Harold is a professional photographer based in Pennsylvania. He graduated with a degree in Fine Art Photography from MICA, in Baltimore, in 1978, and after graduation, producing fine art, taught photography at college level for several years. He opened his commercial studio in 1987, and for almost 30 years, light painting has been the only method of lighting that he has employed. (He refers to his process as “Sculpting with Light”).
During that time, Harold has been creating distinctive work in the studio and at locations (such as museums), as well as in the night landscape. He also teaches workshops in light painting and regularly gives lectures on his work and process.
Harold’s large scale colour work has been exhibited, published and collected in the U.S. and internationally, in several publications such as, Photo China Magazine, the Italian magazine Progresso Fotografico and the Ukrainian magazine Ukraine Photographer. In his homeland, his work was featured in LensWork #93 and #121, The New York Times LENS blog, and Professional Photographer Magazine, amongst others. In 2011, Harold was invited to participate in an exhibition of landscape photography in Inner Mongolia, China along with 10 other American and 20 Chinese photographers. He was also chosen as one of four photographers to exhibit in the inaugural FRESH 2011, at Klompching Gallery in Brooklyn, New York.
Harold lives in Lancaster County, PA, where he produces photographic work and teaches workshops in his process.
“The Cambo Wide RS is my go-to camera for night landscapes and location work. The small size, quick levelling and set-up, shift movements, as well as the terrific quality of the wide angle lenses are a big plus. Absolute stability is required, and the Cambo fits the bill.
All of my photographs are made with light painting, and with a process and workflow that I developed called “Sculpting with Light”. I make multiple long exposures using Capture One (tethered) while painting the light onto the subject(s). This special method of lighting reveals information about the subject that isn’t clearly seen under normal lighting conditions. In other words, the depth, dimension and texture of these subjects is enhanced by my particular lighting techniques. These separate captures are then blended together using special masking techniques in Photoshop to create the final image.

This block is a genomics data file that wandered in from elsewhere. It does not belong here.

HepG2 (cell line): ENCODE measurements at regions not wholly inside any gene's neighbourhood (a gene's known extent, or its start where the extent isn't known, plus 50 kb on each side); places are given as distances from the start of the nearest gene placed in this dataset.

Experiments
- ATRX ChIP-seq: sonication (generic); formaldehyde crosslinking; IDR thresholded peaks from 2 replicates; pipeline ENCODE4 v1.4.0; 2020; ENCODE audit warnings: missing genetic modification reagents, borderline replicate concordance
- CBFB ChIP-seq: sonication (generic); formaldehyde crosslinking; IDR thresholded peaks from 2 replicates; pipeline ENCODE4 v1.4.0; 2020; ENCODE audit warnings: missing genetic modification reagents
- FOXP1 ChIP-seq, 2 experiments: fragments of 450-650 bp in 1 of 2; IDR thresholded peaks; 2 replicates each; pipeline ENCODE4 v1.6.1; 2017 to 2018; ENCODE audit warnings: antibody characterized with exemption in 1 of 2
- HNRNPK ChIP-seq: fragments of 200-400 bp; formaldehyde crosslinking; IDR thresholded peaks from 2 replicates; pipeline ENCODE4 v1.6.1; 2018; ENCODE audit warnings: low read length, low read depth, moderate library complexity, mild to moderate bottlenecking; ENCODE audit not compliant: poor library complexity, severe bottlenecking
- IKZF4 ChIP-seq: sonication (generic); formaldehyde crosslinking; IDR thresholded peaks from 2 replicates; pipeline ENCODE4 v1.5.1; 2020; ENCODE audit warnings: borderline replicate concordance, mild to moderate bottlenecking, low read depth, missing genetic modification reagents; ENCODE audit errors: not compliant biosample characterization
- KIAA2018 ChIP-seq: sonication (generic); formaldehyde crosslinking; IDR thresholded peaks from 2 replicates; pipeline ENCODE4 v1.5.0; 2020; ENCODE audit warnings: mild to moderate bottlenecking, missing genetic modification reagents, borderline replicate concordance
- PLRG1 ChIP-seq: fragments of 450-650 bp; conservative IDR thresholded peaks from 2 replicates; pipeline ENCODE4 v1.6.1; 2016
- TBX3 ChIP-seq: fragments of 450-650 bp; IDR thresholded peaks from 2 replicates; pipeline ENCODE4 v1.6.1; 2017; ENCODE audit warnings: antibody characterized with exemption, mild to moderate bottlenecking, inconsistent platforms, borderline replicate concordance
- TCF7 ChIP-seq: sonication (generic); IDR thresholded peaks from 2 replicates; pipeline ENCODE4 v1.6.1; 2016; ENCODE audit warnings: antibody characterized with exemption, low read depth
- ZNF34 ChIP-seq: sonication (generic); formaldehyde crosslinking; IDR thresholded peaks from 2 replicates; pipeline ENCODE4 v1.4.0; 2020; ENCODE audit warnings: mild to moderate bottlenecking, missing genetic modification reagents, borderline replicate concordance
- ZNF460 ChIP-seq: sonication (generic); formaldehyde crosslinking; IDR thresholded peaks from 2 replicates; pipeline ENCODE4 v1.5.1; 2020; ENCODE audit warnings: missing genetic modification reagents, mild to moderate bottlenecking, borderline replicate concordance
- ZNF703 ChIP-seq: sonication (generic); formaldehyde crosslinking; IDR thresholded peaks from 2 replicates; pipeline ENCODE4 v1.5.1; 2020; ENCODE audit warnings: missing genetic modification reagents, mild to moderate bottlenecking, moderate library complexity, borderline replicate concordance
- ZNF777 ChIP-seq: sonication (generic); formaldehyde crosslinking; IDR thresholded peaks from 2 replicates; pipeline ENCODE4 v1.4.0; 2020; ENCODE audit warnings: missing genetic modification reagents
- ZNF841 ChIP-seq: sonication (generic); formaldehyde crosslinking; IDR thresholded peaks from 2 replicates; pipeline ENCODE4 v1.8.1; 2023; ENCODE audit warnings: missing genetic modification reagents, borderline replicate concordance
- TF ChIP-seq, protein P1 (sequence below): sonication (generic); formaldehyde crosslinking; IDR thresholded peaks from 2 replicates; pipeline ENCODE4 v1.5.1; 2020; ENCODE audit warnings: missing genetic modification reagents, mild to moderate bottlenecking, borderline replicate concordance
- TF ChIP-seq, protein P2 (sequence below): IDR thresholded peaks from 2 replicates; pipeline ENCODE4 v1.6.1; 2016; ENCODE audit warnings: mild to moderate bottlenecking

I shoot a variety of subjects within my areas of interest, and my work is currently organised into several portfolios; Night (Landscapes shot at night), Still (still life work), Forged (images of things that were made by hand, in dedication to the people that used their hands to create the tools and machines of our past), Shopcraft (Similar to Forged, but concentrating on the places where people worked), Biltmore House (a standalone project of images made at The Biltmore House, America’s largest private residence), and Oil Cans (images of vintage oil cans).
In addition to Capture One and Photoshop, I also use X-Rite’s i1 Pro 2 and iPublish software for colour management.“